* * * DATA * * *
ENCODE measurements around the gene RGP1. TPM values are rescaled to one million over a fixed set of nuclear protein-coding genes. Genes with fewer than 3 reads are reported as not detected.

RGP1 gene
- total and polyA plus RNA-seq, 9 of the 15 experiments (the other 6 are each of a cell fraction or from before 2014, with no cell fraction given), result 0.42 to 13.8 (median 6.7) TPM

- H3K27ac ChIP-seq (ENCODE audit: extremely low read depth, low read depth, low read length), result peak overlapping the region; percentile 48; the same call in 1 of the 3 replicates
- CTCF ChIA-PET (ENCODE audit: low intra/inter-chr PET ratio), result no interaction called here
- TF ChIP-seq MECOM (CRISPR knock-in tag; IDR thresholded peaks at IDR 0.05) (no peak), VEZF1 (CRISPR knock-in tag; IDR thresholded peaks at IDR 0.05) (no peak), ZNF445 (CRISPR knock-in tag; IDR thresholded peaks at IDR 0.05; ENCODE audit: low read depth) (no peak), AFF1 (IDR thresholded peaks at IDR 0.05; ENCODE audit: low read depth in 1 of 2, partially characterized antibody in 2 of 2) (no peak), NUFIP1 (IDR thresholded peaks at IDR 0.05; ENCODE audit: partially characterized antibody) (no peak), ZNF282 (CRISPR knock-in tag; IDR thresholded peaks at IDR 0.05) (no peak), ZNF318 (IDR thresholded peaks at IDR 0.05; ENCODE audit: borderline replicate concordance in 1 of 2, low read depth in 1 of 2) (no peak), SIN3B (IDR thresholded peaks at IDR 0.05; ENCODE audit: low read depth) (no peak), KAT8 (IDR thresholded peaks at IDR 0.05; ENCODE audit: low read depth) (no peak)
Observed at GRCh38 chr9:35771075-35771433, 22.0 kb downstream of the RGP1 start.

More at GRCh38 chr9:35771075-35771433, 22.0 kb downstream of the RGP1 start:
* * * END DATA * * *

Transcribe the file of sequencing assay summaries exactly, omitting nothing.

ENCODE measurements around the gene RGP1. TPM values are rescaled to one million over a fixed set of nuclear protein-coding genes. Genes with fewer than 3 reads are reported as not detected.

RGP1 gene
- total and polyA plus RNA-seq, 9 of the 15 experiments (the other 6 are each of a cell fraction or from before 2014, with no cell fraction given), result 0.42 to 13.8 (median 6.7) TPM

- H3K27ac ChIP-seq (ENCODE audit: extremely low read depth, low read depth, low read length), result peak overlapping the region; percentile 48; the same call in 1 of the 3 replicates
- CTCF ChIA-PET (ENCODE audit: low intra/inter-chr PET ratio), result no interaction called here
- TF ChIP-seq MECOM (CRISPR knock-in tag; IDR thresholded peaks at IDR 0.05) (no peak), VEZF1 (CRISPR knock-in tag; IDR thresholded peaks at IDR 0.05) (no peak), ZNF445 (CRISPR knock-in tag; IDR thresholded peaks at IDR 0.05; ENCODE audit: low read depth) (no peak), AFF1 (IDR thresholded peaks at IDR 0.05; ENCODE audit: low read depth in 1 of 2, partially characterized antibody in 2 of 2) (no peak), NUFIP1 (IDR thresholded peaks at IDR 0.05; ENCODE audit: partially characterized antibody) (no peak), ZNF282 (CRISPR knock-in tag; IDR thresholded peaks at IDR 0.05) (no peak), ZNF318 (IDR thresholded peaks at IDR 0.05; ENCODE audit: borderline replicate concordance in 1 of 2, low read depth in 1 of 2) (no peak), SIN3B (IDR thresholded peaks at IDR 0.05; ENCODE audit: low read depth) (no peak), KAT8 (IDR thresholded peaks at IDR 0.05; ENCODE audit: low read depth) (no peak)
Observed at GRCh38 chr9:35771075-35771433, 22.0 kb downstream of the RGP1 start.

More at GRCh38 chr9:35771075-35771433, 22.0 kb downstream of the RGP1 start: